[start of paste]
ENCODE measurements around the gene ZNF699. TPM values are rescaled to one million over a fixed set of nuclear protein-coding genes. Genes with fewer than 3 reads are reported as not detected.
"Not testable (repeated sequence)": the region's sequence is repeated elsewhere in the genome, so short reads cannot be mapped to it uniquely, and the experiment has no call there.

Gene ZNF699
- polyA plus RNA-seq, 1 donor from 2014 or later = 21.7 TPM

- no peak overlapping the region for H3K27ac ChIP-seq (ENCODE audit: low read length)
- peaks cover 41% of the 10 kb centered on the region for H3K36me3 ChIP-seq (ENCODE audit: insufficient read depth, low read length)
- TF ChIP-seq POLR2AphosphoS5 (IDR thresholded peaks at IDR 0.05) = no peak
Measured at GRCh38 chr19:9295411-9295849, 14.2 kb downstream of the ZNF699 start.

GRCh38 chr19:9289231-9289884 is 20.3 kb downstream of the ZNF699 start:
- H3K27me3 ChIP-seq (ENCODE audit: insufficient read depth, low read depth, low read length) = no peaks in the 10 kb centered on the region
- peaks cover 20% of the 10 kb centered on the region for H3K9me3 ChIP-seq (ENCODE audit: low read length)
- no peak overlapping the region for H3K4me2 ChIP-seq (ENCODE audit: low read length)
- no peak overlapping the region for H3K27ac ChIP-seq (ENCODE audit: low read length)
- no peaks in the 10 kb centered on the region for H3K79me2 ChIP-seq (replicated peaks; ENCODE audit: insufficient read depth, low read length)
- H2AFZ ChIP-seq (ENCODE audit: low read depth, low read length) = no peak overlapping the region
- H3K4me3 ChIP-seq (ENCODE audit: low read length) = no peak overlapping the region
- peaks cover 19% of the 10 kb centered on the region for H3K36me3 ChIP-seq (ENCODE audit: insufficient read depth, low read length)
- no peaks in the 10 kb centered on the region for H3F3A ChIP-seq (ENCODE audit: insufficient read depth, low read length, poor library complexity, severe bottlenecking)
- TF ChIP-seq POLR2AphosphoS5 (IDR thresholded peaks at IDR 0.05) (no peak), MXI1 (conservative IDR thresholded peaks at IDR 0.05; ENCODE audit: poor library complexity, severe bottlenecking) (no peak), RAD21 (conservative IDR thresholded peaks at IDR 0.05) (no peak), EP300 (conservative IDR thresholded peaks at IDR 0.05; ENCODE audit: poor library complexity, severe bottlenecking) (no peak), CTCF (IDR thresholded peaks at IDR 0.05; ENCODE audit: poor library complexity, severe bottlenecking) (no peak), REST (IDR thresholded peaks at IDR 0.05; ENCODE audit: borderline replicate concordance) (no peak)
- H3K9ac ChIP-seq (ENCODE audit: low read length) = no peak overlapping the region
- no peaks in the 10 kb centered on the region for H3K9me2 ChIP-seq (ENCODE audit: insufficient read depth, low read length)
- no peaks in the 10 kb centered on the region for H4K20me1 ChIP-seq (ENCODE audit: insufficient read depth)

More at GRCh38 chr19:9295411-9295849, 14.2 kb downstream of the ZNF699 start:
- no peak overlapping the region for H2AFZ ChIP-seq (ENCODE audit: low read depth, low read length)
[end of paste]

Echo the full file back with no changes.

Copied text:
ENCODE measurements around the gene ZNF699. TPM values are rescaled to one million over a fixed set of nuclear protein-coding genes. Genes with fewer than 3 reads are reported as not detected.
"Not testable (repeated sequence)": the region's sequence is repeated elsewhere in the genome, so short reads cannot be mapped to it uniquely, and the experiment has no call there.

Gene ZNF699
- polyA plus RNA-seq, 1 donor from 2014 or later = 21.7 TPM

- no peak overlapping the region for H3K27ac ChIP-seq (ENCODE audit: low read length)
- peaks cover 41% of the 10 kb centered on the region for H3K36me3 ChIP-seq (ENCODE audit: insufficient read depth, low read length)
- TF ChIP-seq POLR2AphosphoS5 (IDR thresholded peaks at IDR 0.05) = no peak
Measured at GRCh38 chr19:9295411-9295849, 14.2 kb downstream of the ZNF699 start.

GRCh38 chr19:9289231-9289884 is 20.3 kb downstream of the ZNF699 start:
- H3K27me3 ChIP-seq (ENCODE audit: insufficient read depth, low read depth, low read length) = no peaks in the 10 kb centered on the region
- peaks cover 20% of the 10 kb centered on the region for H3K9me3 ChIP-seq (ENCODE audit: low read length)
- no peak overlapping the region for H3K4me2 ChIP-seq (ENCODE audit: low read length)
- no peak overlapping the region for H3K27ac ChIP-seq (ENCODE audit: low read length)
- no peaks in the 10 kb centered on the region for H3K79me2 ChIP-seq (replicated peaks; ENCODE audit: insufficient read depth, low read length)
- H2AFZ ChIP-seq (ENCODE audit: low read depth, low read length) = no peak overlapping the region
- H3K4me3 ChIP-seq (ENCODE audit: low read length) = no peak overlapping the region
- peaks cover 19% of the 10 kb centered on the region for H3K36me3 ChIP-seq (ENCODE audit: insufficient read depth, low read length)
- no peaks in the 10 kb centered on the region for H3F3A ChIP-seq (ENCODE audit: insufficient read depth, low read length, poor library complexity, severe bottlenecking)
- TF ChIP-seq POLR2AphosphoS5 (IDR thresholded peaks at IDR 0.05) (no peak), MXI1 (conservative IDR thresholded peaks at IDR 0.05; ENCODE audit: poor library complexity, severe bottlenecking) (no peak), RAD21 (conservative IDR thresholded peaks at IDR 0.05) (no peak), EP300 (conservative IDR thresholded peaks at IDR 0.05; ENCODE audit: poor library complexity, severe bottlenecking) (no peak), CTCF (IDR thresholded peaks at IDR 0.05; ENCODE audit: poor library complexity, severe bottlenecking) (no peak), REST (IDR thresholded peaks at IDR 0.05; ENCODE audit: borderline replicate concordance) (no peak)
- H3K9ac ChIP-seq (ENCODE audit: low read length) = no peak overlapping the region
- no peaks in the 10 kb centered on the region for H3K9me2 ChIP-seq (ENCODE audit: insufficient read depth, low read length)
- no peaks in the 10 kb centered on the region for H4K20me1 ChIP-seq (ENCODE audit: insufficient read depth)

More at GRCh38 chr19:9295411-9295849, 14.2 kb downstream of the ZNF699 start:
- no peak overlapping the region for H2AFZ ChIP-seq (ENCODE audit: low read depth, low read length)